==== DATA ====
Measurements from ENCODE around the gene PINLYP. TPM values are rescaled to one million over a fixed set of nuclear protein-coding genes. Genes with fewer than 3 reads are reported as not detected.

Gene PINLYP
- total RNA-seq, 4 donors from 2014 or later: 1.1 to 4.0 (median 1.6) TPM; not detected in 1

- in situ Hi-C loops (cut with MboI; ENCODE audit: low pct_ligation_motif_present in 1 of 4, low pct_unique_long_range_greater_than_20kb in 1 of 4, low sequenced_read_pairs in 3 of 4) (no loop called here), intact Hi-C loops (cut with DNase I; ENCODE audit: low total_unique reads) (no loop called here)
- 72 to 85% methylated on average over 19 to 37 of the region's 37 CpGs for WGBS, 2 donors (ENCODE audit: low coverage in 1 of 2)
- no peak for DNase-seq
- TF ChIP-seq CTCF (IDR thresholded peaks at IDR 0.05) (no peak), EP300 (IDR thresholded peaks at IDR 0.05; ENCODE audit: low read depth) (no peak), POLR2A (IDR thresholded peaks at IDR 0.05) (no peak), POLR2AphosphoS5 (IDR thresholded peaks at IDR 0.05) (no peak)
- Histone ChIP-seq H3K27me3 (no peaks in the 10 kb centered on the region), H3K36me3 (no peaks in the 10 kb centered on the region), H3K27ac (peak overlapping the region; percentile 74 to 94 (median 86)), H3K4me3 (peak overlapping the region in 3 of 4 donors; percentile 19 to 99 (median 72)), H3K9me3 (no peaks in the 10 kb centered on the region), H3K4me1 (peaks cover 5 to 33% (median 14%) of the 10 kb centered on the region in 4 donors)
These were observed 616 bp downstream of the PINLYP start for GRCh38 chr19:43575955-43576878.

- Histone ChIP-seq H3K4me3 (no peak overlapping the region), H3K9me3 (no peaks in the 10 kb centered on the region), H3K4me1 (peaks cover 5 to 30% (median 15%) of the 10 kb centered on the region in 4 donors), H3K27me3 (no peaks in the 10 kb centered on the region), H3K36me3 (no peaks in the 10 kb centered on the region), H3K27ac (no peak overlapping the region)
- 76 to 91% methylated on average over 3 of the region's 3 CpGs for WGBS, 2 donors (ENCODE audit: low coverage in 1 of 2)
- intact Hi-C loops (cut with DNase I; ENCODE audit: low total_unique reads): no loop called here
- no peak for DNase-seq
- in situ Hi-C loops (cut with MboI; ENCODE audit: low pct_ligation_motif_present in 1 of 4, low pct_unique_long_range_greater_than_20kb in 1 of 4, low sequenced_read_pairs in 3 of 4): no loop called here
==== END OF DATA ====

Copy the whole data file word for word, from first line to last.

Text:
Measurements from ENCODE around the gene PINLYP. TPM values are rescaled to one million over a fixed set of nuclear protein-coding genes. Genes with fewer than 3 reads are reported as not detected.

Gene PINLYP
- total RNA-seq, 4 donors from 2014 or later: 1.1 to 4.0 (median 1.6) TPM; not detected in 1

- in situ Hi-C loops (cut with MboI; ENCODE audit: low pct_ligation_motif_present in 1 of 4, low pct_unique_long_range_greater_than_20kb in 1 of 4, low sequenced_read_pairs in 3 of 4) (no loop called here), intact Hi-C loops (cut with DNase I; ENCODE audit: low total_unique reads) (no loop called here)
- 72 to 85% methylated on average over 19 to 37 of the region's 37 CpGs for WGBS, 2 donors (ENCODE audit: low coverage in 1 of 2)
- no peak for DNase-seq
- TF ChIP-seq CTCF (IDR thresholded peaks at IDR 0.05) (no peak), EP300 (IDR thresholded peaks at IDR 0.05; ENCODE audit: low read depth) (no peak), POLR2A (IDR thresholded peaks at IDR 0.05) (no peak), POLR2AphosphoS5 (IDR thresholded peaks at IDR 0.05) (no peak)
- Histone ChIP-seq H3K27me3 (no peaks in the 10 kb centered on the region), H3K36me3 (no peaks in the 10 kb centered on the region), H3K27ac (peak overlapping the region; percentile 74 to 94 (median 86)), H3K4me3 (peak overlapping the region in 3 of 4 donors; percentile 19 to 99 (median 72)), H3K9me3 (no peaks in the 10 kb centered on the region), H3K4me1 (peaks cover 5 to 33% (median 14%) of the 10 kb centered on the region in 4 donors)
These were observed 616 bp downstream of the PINLYP start for GRCh38 chr19:43575955-43576878.

- Histone ChIP-seq H3K4me3 (no peak overlapping the region), H3K9me3 (no peaks in the 10 kb centered on the region), H3K4me1 (peaks cover 5 to 30% (median 15%) of the 10 kb centered on the region in 4 donors), H3K27me3 (no peaks in the 10 kb centered on the region), H3K36me3 (no peaks in the 10 kb centered on the region), H3K27ac (no peak overlapping the region)
- 76 to 91% methylated on average over 3 of the region's 3 CpGs for WGBS, 2 donors (ENCODE audit: low coverage in 1 of 2)
- intact Hi-C loops (cut with DNase I; ENCODE audit: low total_unique reads): no loop called here
- no peak for DNase-seq
- in situ Hi-C loops (cut with MboI; ENCODE audit: low pct_ligation_motif_present in 1 of 4, low pct_unique_long_range_greater_than_20kb in 1 of 4, low sequenced_read_pairs in 3 of 4): no loop called here